Now, I happen to find many atheists far too condescending of anyone who believes there is an afterlife or any kind of spiritual dimension to life. They look down on such believers as naïve children, and they’re not a bit above letting them know that. They’re generally—at least most of the ones I’ve come across—somewhat insufferable and smug in their positions. They want everyone to be respectful of their beliefs—and they are beliefs, because you can’t prove a negative—but they can’t quite seem to drudge up respect for anyone who’s spiritual.

Either way, Phil Robertson’s statements showed his ignorance. But what most folks seemed to take exception to was his rather graphic example, and I have to admit that it nn_05ami_isis_140819was more extreme than was needed. But when one poster compared fundamentalists like Robertson to members of ISIS, I had to bite my tongue. Robertson’s example was graphic, I’ll admit, but—and here’s the important part—it was hypothetical.

That means it didn’t really happen.

That means it’s no different from me writing about a similar incident in one of my crime novels.

And, I’m sorry, but I know lots of fundamentalist Christians, and I have yet to see one of them post a beheading video while wearing a mask. I have yet to see a group of them burn children or enemy pilots alive in a cage in order to make an example out of them.

The online community—and the very biased mainstream media—has created this image of Christians that doesn’t really exist outside of Westboro Baptist Church and their ilk. And most fundamentalists I know disapprove of the actions WBC undertakes. We hear people from all over the world protesting that the actions of a few Muslims like ISIS don’t represent the faith as a whole, and yet we’re ready and willing to jump all over Christians as a whole because of idiots like Phil Robertson and WBC.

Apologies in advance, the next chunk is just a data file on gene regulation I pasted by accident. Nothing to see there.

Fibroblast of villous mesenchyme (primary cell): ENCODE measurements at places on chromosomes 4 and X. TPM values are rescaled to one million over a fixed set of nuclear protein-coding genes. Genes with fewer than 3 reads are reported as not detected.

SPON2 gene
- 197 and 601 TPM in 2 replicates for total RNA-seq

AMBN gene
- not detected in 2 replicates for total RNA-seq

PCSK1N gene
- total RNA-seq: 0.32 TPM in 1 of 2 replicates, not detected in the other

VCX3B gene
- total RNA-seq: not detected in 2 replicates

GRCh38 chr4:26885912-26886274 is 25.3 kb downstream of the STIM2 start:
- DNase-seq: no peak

That’s not honesty.

That’s hypocrisy.

One of the worst forms of dishonesty, as far as I’m concerned.

Being honest with yourself is hard. I know. I’ve been telling myself for a long time now that, yes, I’m overweight, but it’s not that bad. I carry it well. It’s mostly my belly.

And then I saw a picture of myself sitting in a chair at the OWL conference back in February. It’s at one of the keynote sessions, and I happen to be looking at my phone for some reason. The simple truth is, I look awful. I’m this blob sitting in a folding chair, thinking he’s not that bad off.
It was a wake-up call for me, that’s for sure, and I’ve been hitting my stationary bike and weights very regularly since. Besides the health risks, there’s the simple fact that I’ve been telling myself all along I wasn’t that bad, when in fact I was, and knew it, and wouldn’t admit it.

The problem, I think, with honesty, is that it means you have to take responsibility. Owning up to being fat wasn’t easy for me, and still isn’t. I still want to tell myself that I’m not that bad off, that it’s just my belly hanging out more than it should.

But if I really want to see how out of shape I’ve let myself become, all I have to do is remember what I was like when I went in the Army. Granted, at almost fifty years old, none of us is what we were at eighteen. But I stood the same height I do now and weighed 170 pounds. Where now I weigh over 300.